and open sympathy with which he seeks from life its elements of truth,
and from experience its developing properties. It is, of course, an
ideal beyond his present attainment, probably beyond his ultimate
attainment, gauged by absolute standards, for the “elements of truth”
are hardly to be separated from life by one magnet. They are variously
polarized, and though one may possess the divining wand that shall
disclose the nature and place of certain of them, there is no wand
polarized for all; but it is the poet’s part to pass that magnet of
truth which is his by nature over the field of life, that it may
attract therefrom its range of affinities, and this Mr. Knowles is

Before taking up his later work, however, we may glance at his matin
songs, _On Life’s Stairway_, which have many indicative notes worthy
of consideration. This volume, that called forth from John Burroughs,
Richard Henry Stoddard, Joaquin Miller, and others, such hearty
commendation, has an individuality that makes itself felt. First,
perhaps, one notes its spontaneity and the evident love of song that
is its primal impulse. The fancy is fresh and sprightly, not having
yet thought’s heavier freight; the optimism is robust, the loyalty to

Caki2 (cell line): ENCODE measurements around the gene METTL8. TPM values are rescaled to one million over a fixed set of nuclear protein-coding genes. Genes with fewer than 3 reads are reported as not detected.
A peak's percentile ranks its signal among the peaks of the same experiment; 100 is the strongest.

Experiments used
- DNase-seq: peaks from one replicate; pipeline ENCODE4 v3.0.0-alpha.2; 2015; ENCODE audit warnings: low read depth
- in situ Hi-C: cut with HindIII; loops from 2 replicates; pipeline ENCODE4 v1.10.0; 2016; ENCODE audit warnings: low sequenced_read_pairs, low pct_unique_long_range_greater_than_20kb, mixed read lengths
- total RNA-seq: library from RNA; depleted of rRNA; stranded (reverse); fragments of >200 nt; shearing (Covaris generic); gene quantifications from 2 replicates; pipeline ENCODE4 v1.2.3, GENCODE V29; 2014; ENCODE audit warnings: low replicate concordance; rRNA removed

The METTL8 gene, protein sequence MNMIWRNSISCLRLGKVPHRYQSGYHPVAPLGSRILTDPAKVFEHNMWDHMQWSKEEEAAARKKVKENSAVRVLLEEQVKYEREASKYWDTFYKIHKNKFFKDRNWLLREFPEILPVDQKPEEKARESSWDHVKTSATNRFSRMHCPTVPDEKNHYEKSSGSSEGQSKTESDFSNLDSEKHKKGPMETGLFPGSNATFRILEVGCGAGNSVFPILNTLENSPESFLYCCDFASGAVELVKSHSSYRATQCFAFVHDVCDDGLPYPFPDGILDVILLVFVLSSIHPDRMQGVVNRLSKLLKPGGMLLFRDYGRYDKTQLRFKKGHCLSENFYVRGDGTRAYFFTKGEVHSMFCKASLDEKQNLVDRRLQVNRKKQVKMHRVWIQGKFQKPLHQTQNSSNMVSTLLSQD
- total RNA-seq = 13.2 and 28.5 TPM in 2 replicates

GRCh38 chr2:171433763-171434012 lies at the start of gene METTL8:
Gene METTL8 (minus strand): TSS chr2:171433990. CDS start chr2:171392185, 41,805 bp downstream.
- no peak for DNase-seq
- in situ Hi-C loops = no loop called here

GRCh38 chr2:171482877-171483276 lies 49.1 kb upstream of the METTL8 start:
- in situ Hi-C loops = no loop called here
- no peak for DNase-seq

one’s own time impassioned and absolute, and the democracy and
Americanism distinguishing it are of the commendable, if somewhat
grandiloquent, type belonging to youthful patriotism. Another feature
of Mr. Knowles’ work, manifest in both volumes, is that its
inspiration is from life rather than nature, which is refreshing in
view of the fact that the reverse obtains with most of the younger
poets. When, however, he comes to this theme, it is with a lightness
of touch and a pleasant charm of mood that give to the few poems of
this subject an airy delicacy and an unpremeditated note, as in these

[Illustration: Frederic Lawrence Knowles]

Nature, in thy largess, grant
I may be thy confidant!

* * * * *

Show me how dry branches throw
Such blue shadows on the snow;
Tell me how the wind can fare
On his unseen feet of air;
Show me how the spider’s loom
Weaves the fabric from her womb;
Lead me to those brooks of morn
Where a woman’s laugh is born;
Let me taste the sap that flows
Through the blushes of a rose,—
Yea, and drain the blood which runs
From the heart of dying suns;
Teach me how the butterfly
Guessed at immortality;
Let me follow up the track
Of Love’s deathless zodiac
Where Joy climbs among the spheres
Circled by her moon of tears.

In his poems upon love, Mr. Knowles touches some of his truest and
surest notes; those in the second volume have a broader and more